As yet, no randomized controlled trials in transplant recipients have examined bone-specific therapies on patient-level outcomes, including mortality or fractures. Additionally, there are insufficient data to suggest any bone-specific therapies after the first year of kidney transplantation. There are several potential treatment options:
Corticosteroid Withdrawal or Avoidance: The rationale for minimizing corticosteroid exposure is compelling and provided by well-established risks of osteoporosis, avascular necrosis, and other side effects. One study found beneficial effects on BMD after early tapering of prednisolone.29
Bisphosphonates: In four studies that used multiple doses of pamidronate during the initial months after renal transplantation, prevention of bone loss occurred, even after the treatment was discontinued.30 All studies showed that the administration of pamidronate prevented bone loss in a short period after transplantation, but most of these patients already had or developed low turnover bone disease.30 Similar results were found when other bisphosphonates were administered.31-35
Compared with vitamin D sterol therapy, administration of bisphosphonates significantly improves BMD at the femoral neck and lumbar spine in kidney transplant recipients.36
Vitamin D Analogs and Vitamin D Receptor Activators: In a well- controlled, blinded study, Josephson et al. showed that kidney transplant recipients who were given calcium and calcitriol had significantly less bone loss in the lumbar spine and increased BMD in the distal radius and femoral neck compared with transplant patients given calcium alone or placebo.37
The patients given calcium and calcitriol did not develop significant hypercalcemia or deterioration of kidney function during the two years of the study. Unfortunately, no studies have evaluated fracture rates.37 Torres et al. demonstrated that therapy with low-dose calcium supplements for one year plus intermittent calcitriol for three months after transplantation is safe, decreases PTH levels rapidly, and prevents bone loss at the proximal femur.38
Compared with placebo, calcidiol and oral calcium increased BMD at the lumbar spine and femoral neck.39 Paricalcitol, a selective vitamin D receptor activator, is indicated in the prevention and treatment of secondary hyperparathyroidism. Preliminary results of a randomized controlled trial demonstrated changes in urinary peptides due to treatment with paricalcitol,40 but no published study has assessed the association of bone fracture, BMD, or outcomes with administration of paricalcitol.
Hence, treatment with calcitriol significantly improves the BMD at the femoral neck and lumbar spine without a significantly higher risk of hypercalcemia.36
Calcimimetics: During the past few years, the calcimimetic agent cinacalcet was evaluated for the treatment of hypercalcemia in renal graft patients with ongoing secondary hyperparathyroidism. As shown in some post-transplant trials, cinacalcet successfully reduced elevated serum calcium and PTH levels with no negative effect on renal function. It also was shown to be safe in kidney transplant recipients. A favorable effect of cinacalcet on BMD in renal transplant patients was demonstrated in a few small studies.41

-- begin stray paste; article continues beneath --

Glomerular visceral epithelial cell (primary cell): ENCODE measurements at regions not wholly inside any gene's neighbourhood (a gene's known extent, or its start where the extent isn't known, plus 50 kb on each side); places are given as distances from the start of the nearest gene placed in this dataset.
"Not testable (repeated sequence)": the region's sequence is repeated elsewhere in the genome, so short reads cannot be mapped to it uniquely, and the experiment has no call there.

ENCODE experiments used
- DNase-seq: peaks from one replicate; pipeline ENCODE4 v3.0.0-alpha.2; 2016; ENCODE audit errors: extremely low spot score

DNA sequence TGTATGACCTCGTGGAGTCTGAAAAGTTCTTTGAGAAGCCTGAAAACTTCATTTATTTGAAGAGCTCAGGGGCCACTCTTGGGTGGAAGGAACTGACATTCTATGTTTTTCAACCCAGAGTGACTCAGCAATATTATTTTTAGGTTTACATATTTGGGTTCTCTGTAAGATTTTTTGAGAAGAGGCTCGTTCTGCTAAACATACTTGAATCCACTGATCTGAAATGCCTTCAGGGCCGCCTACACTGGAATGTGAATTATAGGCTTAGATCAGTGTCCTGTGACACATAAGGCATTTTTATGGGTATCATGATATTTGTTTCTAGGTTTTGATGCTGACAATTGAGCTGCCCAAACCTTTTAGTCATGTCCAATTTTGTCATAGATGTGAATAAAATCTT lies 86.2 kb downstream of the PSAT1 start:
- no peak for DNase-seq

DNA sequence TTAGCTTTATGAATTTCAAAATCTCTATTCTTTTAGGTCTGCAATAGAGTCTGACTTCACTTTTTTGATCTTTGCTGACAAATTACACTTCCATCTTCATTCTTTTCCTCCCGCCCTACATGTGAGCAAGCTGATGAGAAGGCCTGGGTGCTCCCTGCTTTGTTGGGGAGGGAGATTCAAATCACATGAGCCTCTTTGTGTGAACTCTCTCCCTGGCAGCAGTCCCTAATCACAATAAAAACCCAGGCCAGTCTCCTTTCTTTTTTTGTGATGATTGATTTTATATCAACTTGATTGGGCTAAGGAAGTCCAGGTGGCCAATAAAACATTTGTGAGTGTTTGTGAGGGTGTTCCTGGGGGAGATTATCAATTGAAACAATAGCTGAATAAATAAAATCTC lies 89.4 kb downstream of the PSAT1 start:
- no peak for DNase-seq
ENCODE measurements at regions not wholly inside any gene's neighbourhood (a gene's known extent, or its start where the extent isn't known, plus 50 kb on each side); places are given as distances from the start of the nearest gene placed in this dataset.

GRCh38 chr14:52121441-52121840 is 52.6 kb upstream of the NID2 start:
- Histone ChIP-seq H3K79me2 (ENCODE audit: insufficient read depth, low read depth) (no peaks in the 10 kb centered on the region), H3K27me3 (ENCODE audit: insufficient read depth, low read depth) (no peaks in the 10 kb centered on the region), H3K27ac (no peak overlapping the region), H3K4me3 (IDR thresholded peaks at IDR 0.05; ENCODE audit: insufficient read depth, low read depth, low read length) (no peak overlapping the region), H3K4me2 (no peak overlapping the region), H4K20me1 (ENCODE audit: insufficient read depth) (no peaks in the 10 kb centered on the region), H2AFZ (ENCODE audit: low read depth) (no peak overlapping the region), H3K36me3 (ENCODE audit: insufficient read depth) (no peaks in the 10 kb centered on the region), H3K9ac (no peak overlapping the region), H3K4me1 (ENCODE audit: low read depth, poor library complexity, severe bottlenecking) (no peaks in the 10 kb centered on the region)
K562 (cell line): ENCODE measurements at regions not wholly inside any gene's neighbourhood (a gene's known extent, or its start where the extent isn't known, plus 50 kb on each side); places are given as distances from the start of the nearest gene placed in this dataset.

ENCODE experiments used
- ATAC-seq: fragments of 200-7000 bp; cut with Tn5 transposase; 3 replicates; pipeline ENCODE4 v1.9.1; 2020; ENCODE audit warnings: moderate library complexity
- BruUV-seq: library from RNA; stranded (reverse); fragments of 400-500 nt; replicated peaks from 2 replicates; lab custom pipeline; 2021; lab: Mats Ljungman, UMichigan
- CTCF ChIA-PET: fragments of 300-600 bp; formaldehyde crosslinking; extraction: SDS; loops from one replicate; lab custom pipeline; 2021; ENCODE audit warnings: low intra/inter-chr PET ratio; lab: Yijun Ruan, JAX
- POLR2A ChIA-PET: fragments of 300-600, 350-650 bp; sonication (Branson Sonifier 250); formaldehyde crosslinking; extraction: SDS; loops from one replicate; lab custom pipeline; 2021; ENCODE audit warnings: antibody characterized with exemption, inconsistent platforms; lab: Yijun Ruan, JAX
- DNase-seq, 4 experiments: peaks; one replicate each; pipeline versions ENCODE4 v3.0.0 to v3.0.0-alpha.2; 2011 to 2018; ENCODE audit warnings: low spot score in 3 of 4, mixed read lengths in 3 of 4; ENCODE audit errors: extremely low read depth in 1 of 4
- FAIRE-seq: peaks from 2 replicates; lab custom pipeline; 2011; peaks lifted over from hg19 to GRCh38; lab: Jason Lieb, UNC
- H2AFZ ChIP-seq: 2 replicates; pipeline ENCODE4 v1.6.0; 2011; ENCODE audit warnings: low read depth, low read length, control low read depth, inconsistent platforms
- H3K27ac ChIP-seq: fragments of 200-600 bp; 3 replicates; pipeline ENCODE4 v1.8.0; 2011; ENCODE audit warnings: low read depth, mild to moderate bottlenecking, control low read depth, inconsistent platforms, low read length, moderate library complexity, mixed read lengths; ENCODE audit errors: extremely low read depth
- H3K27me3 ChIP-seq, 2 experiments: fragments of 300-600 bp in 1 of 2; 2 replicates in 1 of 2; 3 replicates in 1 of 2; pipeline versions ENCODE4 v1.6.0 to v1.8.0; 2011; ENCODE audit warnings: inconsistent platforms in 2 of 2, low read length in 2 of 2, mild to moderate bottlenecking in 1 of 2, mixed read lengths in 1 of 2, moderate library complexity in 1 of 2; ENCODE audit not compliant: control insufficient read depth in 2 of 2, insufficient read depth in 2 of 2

Other Treatments: Another therapeutic agent studied after kidney transplantation is teriparatide, recombinant human PTH. A trial from 2008 showed that teriparatide administered to kidney transplant patients for six months was safe but did not alter BMD in the lumbar spine or distal radius compared with the placebo group.42
However, BMD at the femoral neck remained stable in those given teriparatide, compared with a decrease in the placebo group. In addition, after six months, no significant differences between the two groups were detected in fractures, bone histology, vitamin D levels, PTH levels, kidney function, or serologic bone markers.42 Calcitonin had no effect on mortality, graft loss, and risk of fracture in patients after kidney transplantation.36
Bone disease after kidney transplantation is characterized mainly by loss of bone volume and the presence of mineralization problems, which result in low turnover bone disease in most patients. The three main contributing factors are pre-existing renal osteodystrophy at time of renal transplantation, transplantation-specific therapies, and reduced renal function.
At this time, no well-established therapeutic approaches that provide bone anabolic effects in renal transplant recipients are available. Vitamin D and bisphosphonate can be used for treatment of mineral bone disorders after transplantation, but low turnover bone disease, especially adynamic bone disease, is the most frequent abnormality, so bone biopsy should be considered before administration of bisphosphonates.
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